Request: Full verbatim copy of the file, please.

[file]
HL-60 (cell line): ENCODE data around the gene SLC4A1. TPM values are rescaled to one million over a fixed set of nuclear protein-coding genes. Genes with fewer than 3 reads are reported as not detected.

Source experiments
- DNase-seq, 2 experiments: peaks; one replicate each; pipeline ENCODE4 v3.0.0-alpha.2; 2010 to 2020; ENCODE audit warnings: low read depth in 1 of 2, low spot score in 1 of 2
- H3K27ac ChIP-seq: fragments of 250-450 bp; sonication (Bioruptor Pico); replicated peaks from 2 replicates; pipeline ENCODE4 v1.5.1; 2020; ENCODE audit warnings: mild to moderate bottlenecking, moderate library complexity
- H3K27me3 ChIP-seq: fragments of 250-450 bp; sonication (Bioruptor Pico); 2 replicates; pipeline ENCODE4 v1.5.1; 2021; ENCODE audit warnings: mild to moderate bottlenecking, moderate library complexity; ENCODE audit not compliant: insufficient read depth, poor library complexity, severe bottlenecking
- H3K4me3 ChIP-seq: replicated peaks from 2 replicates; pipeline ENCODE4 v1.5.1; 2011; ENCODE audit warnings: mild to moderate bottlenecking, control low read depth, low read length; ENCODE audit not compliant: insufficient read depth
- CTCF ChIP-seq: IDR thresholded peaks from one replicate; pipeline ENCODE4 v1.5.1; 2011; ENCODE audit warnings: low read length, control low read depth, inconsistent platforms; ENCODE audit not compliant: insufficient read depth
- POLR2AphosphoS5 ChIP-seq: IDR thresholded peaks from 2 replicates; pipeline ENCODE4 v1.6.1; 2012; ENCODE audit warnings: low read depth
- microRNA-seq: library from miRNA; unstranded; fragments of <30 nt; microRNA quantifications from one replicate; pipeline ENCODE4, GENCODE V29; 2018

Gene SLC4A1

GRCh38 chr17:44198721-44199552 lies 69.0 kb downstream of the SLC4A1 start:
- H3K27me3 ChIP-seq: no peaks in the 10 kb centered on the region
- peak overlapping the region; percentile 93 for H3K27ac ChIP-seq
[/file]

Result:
HL-60 (cell line): ENCODE data around the gene SLC4A1. TPM values are rescaled to one million over a fixed set of nuclear protein-coding genes. Genes with fewer than 3 reads are reported as not detected.

Source experiments
- DNase-seq, 2 experiments: peaks; one replicate each; pipeline ENCODE4 v3.0.0-alpha.2; 2010 to 2020; ENCODE audit warnings: low read depth in 1 of 2, low spot score in 1 of 2
- H3K27ac ChIP-seq: fragments of 250-450 bp; sonication (Bioruptor Pico); replicated peaks from 2 replicates; pipeline ENCODE4 v1.5.1; 2020; ENCODE audit warnings: mild to moderate bottlenecking, moderate library complexity
- H3K27me3 ChIP-seq: fragments of 250-450 bp; sonication (Bioruptor Pico); 2 replicates; pipeline ENCODE4 v1.5.1; 2021; ENCODE audit warnings: mild to moderate bottlenecking, moderate library complexity; ENCODE audit not compliant: insufficient read depth, poor library complexity, severe bottlenecking
- H3K4me3 ChIP-seq: replicated peaks from 2 replicates; pipeline ENCODE4 v1.5.1; 2011; ENCODE audit warnings: mild to moderate bottlenecking, control low read depth, low read length; ENCODE audit not compliant: insufficient read depth
- CTCF ChIP-seq: IDR thresholded peaks from one replicate; pipeline ENCODE4 v1.5.1; 2011; ENCODE audit warnings: low read length, control low read depth, inconsistent platforms; ENCODE audit not compliant: insufficient read depth
- POLR2AphosphoS5 ChIP-seq: IDR thresholded peaks from 2 replicates; pipeline ENCODE4 v1.6.1; 2012; ENCODE audit warnings: low read depth
- microRNA-seq: library from miRNA; unstranded; fragments of <30 nt; microRNA quantifications from one replicate; pipeline ENCODE4, GENCODE V29; 2018

Gene SLC4A1

GRCh38 chr17:44198721-44199552 lies 69.0 kb downstream of the SLC4A1 start:
- H3K27me3 ChIP-seq: no peaks in the 10 kb centered on the region
- peak overlapping the region; percentile 93 for H3K27ac ChIP-seq